The company made the call “given a rapidly shifting marketplace and despite every effort to support continued production,” John Hackett, president of Coca-Cola’s () Minute Maid business unit, which includes the company’s juice brands, said in a statement emailed to CNN Business.
“This decision was not made lightly,” he added.
Coca-Cola acquired Odwalla in 2001. It has been assessing Odwalla’s business for the last several years, according to a company spokesperson, who added that the decision to discontinue the brand is not directly related to the coronavirus pandemic. Health-conscious consumers are less interested in smoothies than they used to be, she explained.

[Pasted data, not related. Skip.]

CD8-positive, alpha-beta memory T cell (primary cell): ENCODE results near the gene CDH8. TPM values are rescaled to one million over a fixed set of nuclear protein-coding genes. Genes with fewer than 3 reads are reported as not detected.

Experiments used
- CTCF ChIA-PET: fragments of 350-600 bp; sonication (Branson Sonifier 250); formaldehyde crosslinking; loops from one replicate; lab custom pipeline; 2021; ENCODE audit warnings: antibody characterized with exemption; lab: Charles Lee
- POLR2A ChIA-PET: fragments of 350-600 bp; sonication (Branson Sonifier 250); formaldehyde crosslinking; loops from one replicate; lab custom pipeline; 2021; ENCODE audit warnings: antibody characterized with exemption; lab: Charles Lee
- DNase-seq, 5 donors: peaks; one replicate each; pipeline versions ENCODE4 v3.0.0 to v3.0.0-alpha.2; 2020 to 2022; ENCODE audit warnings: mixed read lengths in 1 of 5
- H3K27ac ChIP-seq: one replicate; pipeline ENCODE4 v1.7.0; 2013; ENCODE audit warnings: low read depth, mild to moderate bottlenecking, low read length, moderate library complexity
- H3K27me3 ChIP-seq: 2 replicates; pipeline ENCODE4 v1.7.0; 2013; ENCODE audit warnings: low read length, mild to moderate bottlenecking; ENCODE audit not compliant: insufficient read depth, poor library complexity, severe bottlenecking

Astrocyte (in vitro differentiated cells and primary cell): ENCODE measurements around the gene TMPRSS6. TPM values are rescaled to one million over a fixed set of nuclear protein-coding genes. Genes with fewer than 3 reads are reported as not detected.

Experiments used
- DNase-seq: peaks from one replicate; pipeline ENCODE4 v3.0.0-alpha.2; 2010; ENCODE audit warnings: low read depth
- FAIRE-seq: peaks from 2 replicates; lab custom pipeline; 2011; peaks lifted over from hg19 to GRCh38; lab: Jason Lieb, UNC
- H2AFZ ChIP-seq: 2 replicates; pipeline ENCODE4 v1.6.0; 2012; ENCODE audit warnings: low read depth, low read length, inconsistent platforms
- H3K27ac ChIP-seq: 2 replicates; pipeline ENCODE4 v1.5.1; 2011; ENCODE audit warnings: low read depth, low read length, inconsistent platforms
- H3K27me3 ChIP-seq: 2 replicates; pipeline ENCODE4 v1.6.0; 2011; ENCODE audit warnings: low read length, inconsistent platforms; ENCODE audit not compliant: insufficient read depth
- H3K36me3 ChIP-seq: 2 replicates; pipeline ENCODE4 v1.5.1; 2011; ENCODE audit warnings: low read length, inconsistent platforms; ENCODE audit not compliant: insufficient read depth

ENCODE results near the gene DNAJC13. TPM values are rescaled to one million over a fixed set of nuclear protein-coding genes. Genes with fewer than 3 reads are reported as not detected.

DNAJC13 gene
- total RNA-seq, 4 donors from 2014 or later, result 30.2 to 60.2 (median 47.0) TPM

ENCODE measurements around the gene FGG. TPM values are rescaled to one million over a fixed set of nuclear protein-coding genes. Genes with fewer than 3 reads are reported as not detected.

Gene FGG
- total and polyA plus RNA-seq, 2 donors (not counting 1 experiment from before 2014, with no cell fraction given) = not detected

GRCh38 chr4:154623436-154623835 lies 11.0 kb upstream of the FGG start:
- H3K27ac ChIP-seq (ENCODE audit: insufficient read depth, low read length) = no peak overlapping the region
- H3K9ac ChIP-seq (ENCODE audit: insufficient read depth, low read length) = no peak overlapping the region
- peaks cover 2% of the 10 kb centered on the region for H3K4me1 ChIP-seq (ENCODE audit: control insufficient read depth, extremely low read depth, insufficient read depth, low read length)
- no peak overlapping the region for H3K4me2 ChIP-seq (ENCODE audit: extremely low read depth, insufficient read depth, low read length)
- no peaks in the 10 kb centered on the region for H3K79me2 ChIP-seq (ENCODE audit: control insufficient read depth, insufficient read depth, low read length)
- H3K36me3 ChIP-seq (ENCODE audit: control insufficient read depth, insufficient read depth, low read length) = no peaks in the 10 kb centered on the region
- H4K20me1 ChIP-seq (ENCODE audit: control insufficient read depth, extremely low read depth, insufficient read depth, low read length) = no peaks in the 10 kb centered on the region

Still, the decision “comes at a time when it is more important than ever to evaluate where we can improve efficiencies in our business and operations,” Hackett said in the statement.
“We’re focused on maximizing system efficiency by ruthlessly prioritizing to deliver on core [products] and key brands,” he said during an April conference call discussing the company’s first quarter financial results.
“The less complexity there is in [the supply chain], the greater the chance for success,” Quincey added during a separate call with members of the media in April. He noted that during the early days of the pandemic, “focusing in on the largest brands,” like Coke, Coke Zero, Simply and Minute Maid, was a benefit to consumers.
Odwalla products had been delivered to retail locations via a fleet of about 230 refrigerated trucks — one example of how certain products can introduce complications into a company’s supply chain. The beverage company is dissolving that distribution network, as well.